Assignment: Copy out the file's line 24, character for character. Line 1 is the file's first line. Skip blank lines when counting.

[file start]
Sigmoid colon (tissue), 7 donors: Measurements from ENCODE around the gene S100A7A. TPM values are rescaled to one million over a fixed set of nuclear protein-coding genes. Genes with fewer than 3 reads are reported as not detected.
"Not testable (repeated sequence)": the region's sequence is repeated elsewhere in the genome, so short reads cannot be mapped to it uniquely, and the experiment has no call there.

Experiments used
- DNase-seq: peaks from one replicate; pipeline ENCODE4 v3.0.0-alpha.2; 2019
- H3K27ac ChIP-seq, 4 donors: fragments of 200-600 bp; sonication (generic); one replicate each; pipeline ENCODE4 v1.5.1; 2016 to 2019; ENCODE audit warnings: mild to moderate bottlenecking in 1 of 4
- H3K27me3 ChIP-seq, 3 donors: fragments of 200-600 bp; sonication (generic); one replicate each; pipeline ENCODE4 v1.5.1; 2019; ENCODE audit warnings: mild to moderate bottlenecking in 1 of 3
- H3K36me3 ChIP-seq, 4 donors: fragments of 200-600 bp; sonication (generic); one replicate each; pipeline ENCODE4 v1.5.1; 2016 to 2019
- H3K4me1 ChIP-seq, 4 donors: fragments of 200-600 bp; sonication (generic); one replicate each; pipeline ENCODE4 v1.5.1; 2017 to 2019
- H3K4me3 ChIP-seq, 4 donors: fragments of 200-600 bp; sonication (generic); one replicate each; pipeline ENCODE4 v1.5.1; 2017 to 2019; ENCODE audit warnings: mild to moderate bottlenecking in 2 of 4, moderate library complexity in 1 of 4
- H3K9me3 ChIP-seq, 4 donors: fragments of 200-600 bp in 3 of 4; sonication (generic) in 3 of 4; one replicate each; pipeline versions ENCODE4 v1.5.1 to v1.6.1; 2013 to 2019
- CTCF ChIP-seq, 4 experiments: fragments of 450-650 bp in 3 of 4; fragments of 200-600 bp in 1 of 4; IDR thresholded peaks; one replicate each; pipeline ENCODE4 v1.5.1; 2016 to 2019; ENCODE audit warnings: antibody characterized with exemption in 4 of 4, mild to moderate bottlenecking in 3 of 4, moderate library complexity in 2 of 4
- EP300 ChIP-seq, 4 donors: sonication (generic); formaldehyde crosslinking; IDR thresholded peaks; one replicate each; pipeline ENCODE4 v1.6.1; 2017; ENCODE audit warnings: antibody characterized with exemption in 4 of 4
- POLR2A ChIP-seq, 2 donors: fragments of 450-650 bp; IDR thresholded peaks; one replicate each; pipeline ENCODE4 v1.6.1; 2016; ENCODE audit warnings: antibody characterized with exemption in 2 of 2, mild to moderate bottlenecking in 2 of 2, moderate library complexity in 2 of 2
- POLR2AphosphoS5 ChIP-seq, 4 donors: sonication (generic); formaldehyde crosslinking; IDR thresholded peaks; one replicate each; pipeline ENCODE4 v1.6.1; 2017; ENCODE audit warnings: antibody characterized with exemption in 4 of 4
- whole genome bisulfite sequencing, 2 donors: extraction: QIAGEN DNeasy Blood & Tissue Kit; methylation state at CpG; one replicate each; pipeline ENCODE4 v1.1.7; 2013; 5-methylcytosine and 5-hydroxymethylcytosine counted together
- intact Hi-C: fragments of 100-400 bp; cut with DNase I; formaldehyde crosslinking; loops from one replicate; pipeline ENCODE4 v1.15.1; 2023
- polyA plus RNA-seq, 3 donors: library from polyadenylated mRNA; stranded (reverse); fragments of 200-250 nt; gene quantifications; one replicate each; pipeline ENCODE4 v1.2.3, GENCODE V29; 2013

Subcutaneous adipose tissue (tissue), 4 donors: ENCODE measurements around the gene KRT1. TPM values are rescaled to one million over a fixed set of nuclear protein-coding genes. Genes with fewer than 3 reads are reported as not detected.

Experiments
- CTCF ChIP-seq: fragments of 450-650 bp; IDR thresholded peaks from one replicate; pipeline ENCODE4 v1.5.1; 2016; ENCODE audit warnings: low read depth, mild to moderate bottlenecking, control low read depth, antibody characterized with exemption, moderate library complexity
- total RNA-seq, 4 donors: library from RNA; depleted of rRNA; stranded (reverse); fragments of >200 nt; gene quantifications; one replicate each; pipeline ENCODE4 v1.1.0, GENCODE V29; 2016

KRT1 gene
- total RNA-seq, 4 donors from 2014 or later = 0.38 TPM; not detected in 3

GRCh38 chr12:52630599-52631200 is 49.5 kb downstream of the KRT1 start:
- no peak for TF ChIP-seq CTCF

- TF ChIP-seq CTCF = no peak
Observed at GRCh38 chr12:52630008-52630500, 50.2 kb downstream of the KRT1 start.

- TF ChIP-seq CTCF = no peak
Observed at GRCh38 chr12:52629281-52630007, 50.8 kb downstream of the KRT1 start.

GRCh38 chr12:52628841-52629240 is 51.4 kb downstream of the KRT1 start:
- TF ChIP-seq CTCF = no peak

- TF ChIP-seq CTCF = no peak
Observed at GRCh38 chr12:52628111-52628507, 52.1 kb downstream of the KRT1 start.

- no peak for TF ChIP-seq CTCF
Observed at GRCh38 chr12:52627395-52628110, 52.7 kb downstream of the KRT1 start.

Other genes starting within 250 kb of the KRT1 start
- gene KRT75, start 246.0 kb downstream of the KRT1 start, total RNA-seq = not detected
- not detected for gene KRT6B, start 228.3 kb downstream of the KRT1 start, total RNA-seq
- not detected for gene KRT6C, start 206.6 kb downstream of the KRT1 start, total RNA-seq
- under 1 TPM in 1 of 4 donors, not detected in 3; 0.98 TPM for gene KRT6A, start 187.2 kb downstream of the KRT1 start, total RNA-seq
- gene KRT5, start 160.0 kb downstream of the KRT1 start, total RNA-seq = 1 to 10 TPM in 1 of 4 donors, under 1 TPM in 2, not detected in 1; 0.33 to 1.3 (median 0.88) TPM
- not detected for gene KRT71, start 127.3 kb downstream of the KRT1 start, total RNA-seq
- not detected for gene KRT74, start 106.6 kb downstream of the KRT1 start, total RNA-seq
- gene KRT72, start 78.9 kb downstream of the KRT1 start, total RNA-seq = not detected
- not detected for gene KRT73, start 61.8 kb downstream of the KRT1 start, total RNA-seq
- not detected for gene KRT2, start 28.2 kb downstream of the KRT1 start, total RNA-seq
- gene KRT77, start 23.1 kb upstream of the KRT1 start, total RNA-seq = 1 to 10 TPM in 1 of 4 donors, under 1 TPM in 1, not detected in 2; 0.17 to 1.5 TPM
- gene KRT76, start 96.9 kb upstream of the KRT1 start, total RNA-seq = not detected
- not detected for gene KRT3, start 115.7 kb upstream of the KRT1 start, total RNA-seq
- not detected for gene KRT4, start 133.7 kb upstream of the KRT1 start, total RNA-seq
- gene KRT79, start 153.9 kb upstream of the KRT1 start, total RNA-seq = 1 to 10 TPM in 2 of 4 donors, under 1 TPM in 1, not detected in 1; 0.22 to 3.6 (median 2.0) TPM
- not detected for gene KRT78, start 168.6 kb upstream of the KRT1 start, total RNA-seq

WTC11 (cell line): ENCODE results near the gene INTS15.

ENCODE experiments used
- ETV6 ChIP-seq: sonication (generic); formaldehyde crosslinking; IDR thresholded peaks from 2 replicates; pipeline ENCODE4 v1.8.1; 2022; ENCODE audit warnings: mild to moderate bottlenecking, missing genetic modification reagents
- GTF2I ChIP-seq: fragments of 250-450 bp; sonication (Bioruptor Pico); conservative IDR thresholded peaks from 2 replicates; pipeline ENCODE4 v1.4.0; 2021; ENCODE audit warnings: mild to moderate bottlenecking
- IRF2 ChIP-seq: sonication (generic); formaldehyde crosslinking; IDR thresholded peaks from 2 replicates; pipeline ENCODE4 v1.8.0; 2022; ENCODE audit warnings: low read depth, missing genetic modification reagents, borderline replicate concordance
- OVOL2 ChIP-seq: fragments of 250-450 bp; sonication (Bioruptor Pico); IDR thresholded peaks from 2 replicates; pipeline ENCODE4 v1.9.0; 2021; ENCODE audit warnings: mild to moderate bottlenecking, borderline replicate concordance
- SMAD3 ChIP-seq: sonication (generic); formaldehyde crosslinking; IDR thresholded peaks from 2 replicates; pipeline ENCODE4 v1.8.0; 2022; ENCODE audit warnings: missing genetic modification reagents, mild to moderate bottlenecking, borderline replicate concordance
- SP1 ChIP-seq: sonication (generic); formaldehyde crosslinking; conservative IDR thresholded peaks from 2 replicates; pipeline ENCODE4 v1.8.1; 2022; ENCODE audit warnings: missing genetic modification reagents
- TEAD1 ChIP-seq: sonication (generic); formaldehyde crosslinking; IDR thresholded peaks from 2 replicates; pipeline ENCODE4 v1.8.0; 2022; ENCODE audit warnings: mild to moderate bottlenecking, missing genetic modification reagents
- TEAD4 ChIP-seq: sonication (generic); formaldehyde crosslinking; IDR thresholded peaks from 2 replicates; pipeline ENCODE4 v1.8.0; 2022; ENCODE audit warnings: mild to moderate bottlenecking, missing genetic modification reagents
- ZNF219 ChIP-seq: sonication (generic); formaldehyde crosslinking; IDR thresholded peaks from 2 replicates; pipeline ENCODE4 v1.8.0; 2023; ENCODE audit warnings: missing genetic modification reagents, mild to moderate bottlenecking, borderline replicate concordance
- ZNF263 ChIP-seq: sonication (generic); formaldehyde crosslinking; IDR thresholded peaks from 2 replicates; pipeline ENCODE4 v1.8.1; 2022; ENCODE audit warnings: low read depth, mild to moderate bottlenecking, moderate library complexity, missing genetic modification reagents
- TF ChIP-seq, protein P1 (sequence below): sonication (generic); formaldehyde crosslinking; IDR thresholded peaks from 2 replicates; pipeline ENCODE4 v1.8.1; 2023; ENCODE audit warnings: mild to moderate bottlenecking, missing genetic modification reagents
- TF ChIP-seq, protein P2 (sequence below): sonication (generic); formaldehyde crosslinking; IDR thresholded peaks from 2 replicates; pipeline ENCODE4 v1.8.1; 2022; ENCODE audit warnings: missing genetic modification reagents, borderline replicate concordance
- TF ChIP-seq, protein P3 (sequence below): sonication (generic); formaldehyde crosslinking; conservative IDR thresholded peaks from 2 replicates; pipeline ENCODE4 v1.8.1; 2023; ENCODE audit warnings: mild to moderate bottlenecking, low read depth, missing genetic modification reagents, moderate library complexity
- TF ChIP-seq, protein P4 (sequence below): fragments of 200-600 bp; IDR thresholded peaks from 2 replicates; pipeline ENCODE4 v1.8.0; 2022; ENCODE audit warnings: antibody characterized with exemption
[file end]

GRCh38 chr12:52630599-52631200 is 49.5 kb downstream of the KRT1 start: